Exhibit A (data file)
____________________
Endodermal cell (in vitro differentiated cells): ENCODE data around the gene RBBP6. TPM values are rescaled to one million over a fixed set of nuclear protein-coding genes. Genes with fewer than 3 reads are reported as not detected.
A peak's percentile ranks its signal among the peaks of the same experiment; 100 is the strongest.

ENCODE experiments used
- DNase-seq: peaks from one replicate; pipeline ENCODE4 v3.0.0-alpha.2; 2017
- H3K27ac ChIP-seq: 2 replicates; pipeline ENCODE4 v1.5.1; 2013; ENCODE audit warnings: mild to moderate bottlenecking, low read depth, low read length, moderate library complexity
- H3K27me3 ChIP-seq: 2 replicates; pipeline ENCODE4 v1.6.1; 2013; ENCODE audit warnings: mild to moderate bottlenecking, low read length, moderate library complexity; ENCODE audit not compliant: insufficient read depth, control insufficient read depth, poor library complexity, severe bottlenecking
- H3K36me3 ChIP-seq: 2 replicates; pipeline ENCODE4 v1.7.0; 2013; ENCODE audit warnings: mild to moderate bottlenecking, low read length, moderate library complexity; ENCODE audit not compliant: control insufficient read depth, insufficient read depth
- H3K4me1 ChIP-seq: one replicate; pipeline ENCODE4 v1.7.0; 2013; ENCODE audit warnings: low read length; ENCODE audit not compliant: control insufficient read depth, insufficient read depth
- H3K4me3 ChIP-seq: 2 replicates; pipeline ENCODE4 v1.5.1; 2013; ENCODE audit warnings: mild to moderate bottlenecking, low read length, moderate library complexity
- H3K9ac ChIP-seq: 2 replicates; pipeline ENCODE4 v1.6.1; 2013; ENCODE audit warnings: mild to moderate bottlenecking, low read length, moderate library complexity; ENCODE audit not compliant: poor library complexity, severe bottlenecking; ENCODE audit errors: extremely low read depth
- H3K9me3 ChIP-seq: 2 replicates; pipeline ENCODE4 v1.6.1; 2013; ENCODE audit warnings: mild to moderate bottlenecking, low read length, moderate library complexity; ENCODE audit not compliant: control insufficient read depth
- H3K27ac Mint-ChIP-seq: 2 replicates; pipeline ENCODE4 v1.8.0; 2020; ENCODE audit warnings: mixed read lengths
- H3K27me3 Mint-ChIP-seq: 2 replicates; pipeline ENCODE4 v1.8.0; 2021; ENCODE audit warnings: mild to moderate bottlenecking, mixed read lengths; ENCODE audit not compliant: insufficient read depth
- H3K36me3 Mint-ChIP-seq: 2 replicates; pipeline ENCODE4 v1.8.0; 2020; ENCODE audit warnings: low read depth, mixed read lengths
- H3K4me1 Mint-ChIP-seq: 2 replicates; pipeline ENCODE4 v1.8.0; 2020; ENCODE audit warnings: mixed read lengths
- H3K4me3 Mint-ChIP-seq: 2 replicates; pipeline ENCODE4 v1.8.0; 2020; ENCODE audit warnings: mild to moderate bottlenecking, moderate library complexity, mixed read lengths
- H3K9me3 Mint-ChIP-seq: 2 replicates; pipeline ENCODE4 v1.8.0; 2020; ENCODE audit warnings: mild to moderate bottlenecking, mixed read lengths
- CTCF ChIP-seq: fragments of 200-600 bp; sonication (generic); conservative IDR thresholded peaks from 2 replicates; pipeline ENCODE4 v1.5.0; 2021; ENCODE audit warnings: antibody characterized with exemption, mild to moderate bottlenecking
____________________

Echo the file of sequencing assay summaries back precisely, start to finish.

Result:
Endodermal cell (in vitro differentiated cells): ENCODE data around the gene RBBP6. TPM values are rescaled to one million over a fixed set of nuclear protein-coding genes. Genes with fewer than 3 reads are reported as not detected.
A peak's percentile ranks its signal among the peaks of the same experiment; 100 is the strongest.

ENCODE experiments used
- DNase-seq: peaks from one replicate; pipeline ENCODE4 v3.0.0-alpha.2; 2017
- H3K27ac ChIP-seq: 2 replicates; pipeline ENCODE4 v1.5.1; 2013; ENCODE audit warnings: mild to moderate bottlenecking, low read depth, low read length, moderate library complexity
- H3K27me3 ChIP-seq: 2 replicates; pipeline ENCODE4 v1.6.1; 2013; ENCODE audit warnings: mild to moderate bottlenecking, low read length, moderate library complexity; ENCODE audit not compliant: insufficient read depth, control insufficient read depth, poor library complexity, severe bottlenecking
- H3K36me3 ChIP-seq: 2 replicates; pipeline ENCODE4 v1.7.0; 2013; ENCODE audit warnings: mild to moderate bottlenecking, low read length, moderate library complexity; ENCODE audit not compliant: control insufficient read depth, insufficient read depth
- H3K4me1 ChIP-seq: one replicate; pipeline ENCODE4 v1.7.0; 2013; ENCODE audit warnings: low read length; ENCODE audit not compliant: control insufficient read depth, insufficient read depth
- H3K4me3 ChIP-seq: 2 replicates; pipeline ENCODE4 v1.5.1; 2013; ENCODE audit warnings: mild to moderate bottlenecking, low read length, moderate library complexity
- H3K9ac ChIP-seq: 2 replicates; pipeline ENCODE4 v1.6.1; 2013; ENCODE audit warnings: mild to moderate bottlenecking, low read length, moderate library complexity; ENCODE audit not compliant: poor library complexity, severe bottlenecking; ENCODE audit errors: extremely low read depth
- H3K9me3 ChIP-seq: 2 replicates; pipeline ENCODE4 v1.6.1; 2013; ENCODE audit warnings: mild to moderate bottlenecking, low read length, moderate library complexity; ENCODE audit not compliant: control insufficient read depth
- H3K27ac Mint-ChIP-seq: 2 replicates; pipeline ENCODE4 v1.8.0; 2020; ENCODE audit warnings: mixed read lengths
- H3K27me3 Mint-ChIP-seq: 2 replicates; pipeline ENCODE4 v1.8.0; 2021; ENCODE audit warnings: mild to moderate bottlenecking, mixed read lengths; ENCODE audit not compliant: insufficient read depth
- H3K36me3 Mint-ChIP-seq: 2 replicates; pipeline ENCODE4 v1.8.0; 2020; ENCODE audit warnings: low read depth, mixed read lengths
- H3K4me1 Mint-ChIP-seq: 2 replicates; pipeline ENCODE4 v1.8.0; 2020; ENCODE audit warnings: mixed read lengths
- H3K4me3 Mint-ChIP-seq: 2 replicates; pipeline ENCODE4 v1.8.0; 2020; ENCODE audit warnings: mild to moderate bottlenecking, moderate library complexity, mixed read lengths
- H3K9me3 Mint-ChIP-seq: 2 replicates; pipeline ENCODE4 v1.8.0; 2020; ENCODE audit warnings: mild to moderate bottlenecking, mixed read lengths
- CTCF ChIP-seq: fragments of 200-600 bp; sonication (generic); conservative IDR thresholded peaks from 2 replicates; pipeline ENCODE4 v1.5.0; 2021; ENCODE audit warnings: antibody characterized with exemption, mild to moderate bottlenecking